Physicist and mathematician Isaac Newton was one of the most influential figures of the scientific revolution. He made significant contributions to calculus and his theories on motion and gravitational forces laid the foundation for modern physics.
Sir Isaac Newton’s Early Days
Although his birth was recorded as occurring on Christmas Day, an adjustment to the new calendar in the 17th century makes his birthday January 4, 1643. Newton’s father died before his birth, and his mother remarried a wealthy man a few years later. She left Newton with his grandmother in Woolsthorpe, England and moved to a neighboring town, where she raised three children with her new husband. When his mother was widowed again she sought her eldest son’s help to manage the estate she had inherited.
Newtown was inept in land affairs, however, and returned to school, ultimately earning a full scholarship to Trinity College, Cambridge. After four years there, a plague epidemic forced him to return home. While studying outside of school he first began focusing on gravitation and optics.
Sources in this Story
- Biography.com: Sir Isaac Newton Biography
- University of Virginia: Galileo and Einstein Lecture Notes by Michael Fowler: Isaac Newton
- Science Channel: Newton’s Laws of Motion Interactive
- Isaac Newton Institute for Mathematical Sciences (Microsoft Encarta): Isaac Newton’s Life
- Rutgers University: History of Algebra Seminar: The Newton/Leibniz Conflict in Context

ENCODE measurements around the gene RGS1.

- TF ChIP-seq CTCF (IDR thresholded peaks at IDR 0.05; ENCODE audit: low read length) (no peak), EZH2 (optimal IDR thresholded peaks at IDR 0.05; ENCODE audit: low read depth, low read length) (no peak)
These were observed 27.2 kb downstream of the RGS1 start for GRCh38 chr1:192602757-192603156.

- MacTutor History of Mathematics Archive: Lucasian Chair
- BBC Historic Figures: Isaac Newton
The first of Newton’s discoveries that he shared with the public was the reflecting telescope, which used a mirror to sharpen the image. Newton had developed various scientific and mathematical theories, but was hesitant to publish his work; insecurity about the quality of his writing would plague Newton throughout his career.
Newton’s classic, three-volume work, “Philosophiae Naturalis Principia Mathematica” (“Mathematical Principles of Natural Philosophy”) was published in 1687, and contained some of his most famous contributions to physics. The Principia included several important calculations of gravitational forces, and also included his three laws of motion.
Newton introduced the idea that white light comprised many different colors. The theory was widely challenged, and Newton delayed publishing his work out of fear of criticism. “Opticks” did not appear until 1704, when many of his critics were dead.
Along with Gottfried Wilhelm Leibniz, Newton is credited with developing calculus. The two mathematicians and their disciples spent years in a heated dispute about who had invented it.
Newton also studied alchemy, chemistry, theology and philosophy and spent several years as a professor at Cambridge. The second (and most famous) holder of the Lucasian Chair for Mathematics, he was also twice elected MP for Cambridge University.
The Rest of the Story
Newton continued to publish and work in the Royal Society until his death on March 31, 1727. Most of his work in later years involved reworking his previous publications. Even without producing new material, he bolstered the credibility of his previous work.
Although subsequent discoveries in the 19th and 20th centuries superseded various aspects of Newton’s theories in physics, he enjoyed prominence in the field for more than a hundred years, and many of his contributions continue to be studied and highly valued today.
This article was originally written by Rachel Balik; it was updated January 4, 2018.